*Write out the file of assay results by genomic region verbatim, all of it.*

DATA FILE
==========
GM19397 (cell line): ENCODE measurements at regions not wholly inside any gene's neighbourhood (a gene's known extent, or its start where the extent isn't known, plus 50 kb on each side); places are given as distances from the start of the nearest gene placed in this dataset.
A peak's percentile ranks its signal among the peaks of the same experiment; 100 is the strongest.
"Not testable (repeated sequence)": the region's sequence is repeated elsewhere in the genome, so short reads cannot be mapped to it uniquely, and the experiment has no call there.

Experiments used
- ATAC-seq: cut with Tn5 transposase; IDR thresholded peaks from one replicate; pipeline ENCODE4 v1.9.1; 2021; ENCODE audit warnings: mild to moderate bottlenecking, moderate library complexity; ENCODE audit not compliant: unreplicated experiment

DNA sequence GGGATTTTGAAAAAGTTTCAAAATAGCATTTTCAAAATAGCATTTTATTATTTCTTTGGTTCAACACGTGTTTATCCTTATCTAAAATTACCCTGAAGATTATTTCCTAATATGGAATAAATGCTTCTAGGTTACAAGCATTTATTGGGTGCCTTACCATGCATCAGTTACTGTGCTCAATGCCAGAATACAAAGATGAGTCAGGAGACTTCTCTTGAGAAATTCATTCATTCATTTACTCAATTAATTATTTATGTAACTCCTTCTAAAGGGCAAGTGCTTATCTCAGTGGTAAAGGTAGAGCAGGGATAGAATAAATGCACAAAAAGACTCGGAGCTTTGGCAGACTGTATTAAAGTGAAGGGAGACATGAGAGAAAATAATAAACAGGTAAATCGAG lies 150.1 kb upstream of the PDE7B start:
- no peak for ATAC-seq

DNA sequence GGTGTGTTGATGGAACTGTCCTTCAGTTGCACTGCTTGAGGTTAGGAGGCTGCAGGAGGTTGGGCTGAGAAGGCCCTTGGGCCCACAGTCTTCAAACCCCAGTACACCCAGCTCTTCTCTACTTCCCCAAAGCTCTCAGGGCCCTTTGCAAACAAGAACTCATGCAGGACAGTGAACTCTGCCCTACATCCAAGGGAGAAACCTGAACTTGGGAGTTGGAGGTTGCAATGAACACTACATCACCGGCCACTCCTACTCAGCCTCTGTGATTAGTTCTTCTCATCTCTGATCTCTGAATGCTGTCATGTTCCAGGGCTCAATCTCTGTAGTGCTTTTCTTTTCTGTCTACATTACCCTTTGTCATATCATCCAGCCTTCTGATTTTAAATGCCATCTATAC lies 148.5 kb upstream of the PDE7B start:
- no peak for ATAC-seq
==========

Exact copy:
GM19397 (cell line): ENCODE measurements at regions not wholly inside any gene's neighbourhood (a gene's known extent, or its start where the extent isn't known, plus 50 kb on each side); places are given as distances from the start of the nearest gene placed in this dataset.
A peak's percentile ranks its signal among the peaks of the same experiment; 100 is the strongest.
"Not testable (repeated sequence)": the region's sequence is repeated elsewhere in the genome, so short reads cannot be mapped to it uniquely, and the experiment has no call there.

Experiments used
- ATAC-seq: cut with Tn5 transposase; IDR thresholded peaks from one replicate; pipeline ENCODE4 v1.9.1; 2021; ENCODE audit warnings: mild to moderate bottlenecking, moderate library complexity; ENCODE audit not compliant: unreplicated experiment

DNA sequence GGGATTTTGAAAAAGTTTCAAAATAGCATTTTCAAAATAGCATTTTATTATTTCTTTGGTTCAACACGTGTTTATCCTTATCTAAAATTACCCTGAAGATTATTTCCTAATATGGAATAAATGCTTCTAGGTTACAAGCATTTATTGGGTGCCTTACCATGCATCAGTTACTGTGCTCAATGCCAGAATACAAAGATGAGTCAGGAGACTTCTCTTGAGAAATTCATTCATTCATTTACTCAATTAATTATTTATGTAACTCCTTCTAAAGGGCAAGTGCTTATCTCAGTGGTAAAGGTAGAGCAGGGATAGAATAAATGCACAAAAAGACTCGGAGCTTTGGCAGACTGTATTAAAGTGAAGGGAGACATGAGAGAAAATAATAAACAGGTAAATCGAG lies 150.1 kb upstream of the PDE7B start:
- no peak for ATAC-seq

DNA sequence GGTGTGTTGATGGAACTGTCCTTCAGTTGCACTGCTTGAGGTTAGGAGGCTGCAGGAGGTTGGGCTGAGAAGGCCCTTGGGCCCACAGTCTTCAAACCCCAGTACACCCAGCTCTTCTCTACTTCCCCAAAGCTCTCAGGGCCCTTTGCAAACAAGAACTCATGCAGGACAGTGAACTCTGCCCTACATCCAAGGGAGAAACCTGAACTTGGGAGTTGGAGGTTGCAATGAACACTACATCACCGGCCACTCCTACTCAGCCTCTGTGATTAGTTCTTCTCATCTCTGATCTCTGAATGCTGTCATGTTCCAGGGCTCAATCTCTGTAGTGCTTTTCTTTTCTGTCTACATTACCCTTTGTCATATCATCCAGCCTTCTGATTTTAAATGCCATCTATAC lies 148.5 kb upstream of the PDE7B start:
- no peak for ATAC-seq